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The World Health Organisation (WHO) on Wednesday confirmed the death of a 59 year old man due to bird flu. “On 23 May 2024, the Mexico IHR NFP reported to PAHO/WHO a confirmed case of human infection with avian influenza A(H5N2) virus detected in a 59-year-old resident of the State of Mexico who was hospitalized in Mexico City and had no history of exposure to poultry or other animals.The case had multiple underlying medical conditions. The case’s relatives reported that the case had already been bedridden for three weeks, for other reasons, prior to the onset of acute symptoms,” WHO has said in a press release.
Now, with the first human death of bird flu a big and threatening question arises: Can bird flu virus be passed on from one infected human to another?
“No evidence, so far”
There has so far been no evidence of person-to-person transmission of bird flu in the case of a man who died from the disease in Mexico, the nation’s health ministry said on Wednesday. The man had several prior health conditions, the ministry said in a statement, and all people who had contact with him have tested negative.
The WHO’s press release says, 17 contacts of the deceased person were identified and monitored at the hospital out of which one reported a runny nose between 28 and 29 April. Samples taken from these hospital contacts between 27 and 29 May tested negative for influenza and SARS-CoV 2, the WHO has said. Twelve additional contacts (seven symptomatic and five asymptomatic) which were identified near the case’s residence were also found to be negative for flu.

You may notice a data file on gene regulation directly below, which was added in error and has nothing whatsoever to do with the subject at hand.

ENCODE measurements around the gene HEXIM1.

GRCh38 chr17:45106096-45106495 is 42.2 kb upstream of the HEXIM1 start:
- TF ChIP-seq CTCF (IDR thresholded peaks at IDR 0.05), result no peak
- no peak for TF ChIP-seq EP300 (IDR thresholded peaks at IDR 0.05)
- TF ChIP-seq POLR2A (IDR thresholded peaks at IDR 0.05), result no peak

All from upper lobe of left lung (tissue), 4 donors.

The Mexico health ministry has confirmed that bird flu detected does not represent risk to the population. It also says that the source of infection in this case has not been identified.
H5N2 bird flu
In March 2024, a high pathogenicity avian influenza A(H5N2) outbreak was detected in a backyard poultry farm in the state of Michoacán, which borders the State of Mexico where the case was residing, the WHO has said.

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H5N2 is a subtype of the avian influenza virus, primarily affecting birds, including domestic poultry and wild waterfowl. It is a highly pathogenic strain, meaning it can cause severe disease and high mortality rates in infected bird populations. While H5N2 primarily poses a threat to the poultry industry, causing significant economic losses, it has a low risk of transmission to humans. Effective biosecurity practices and surveillance are essential in managing H5N2 outbreaks.
(With inputs from Reuters, AP)





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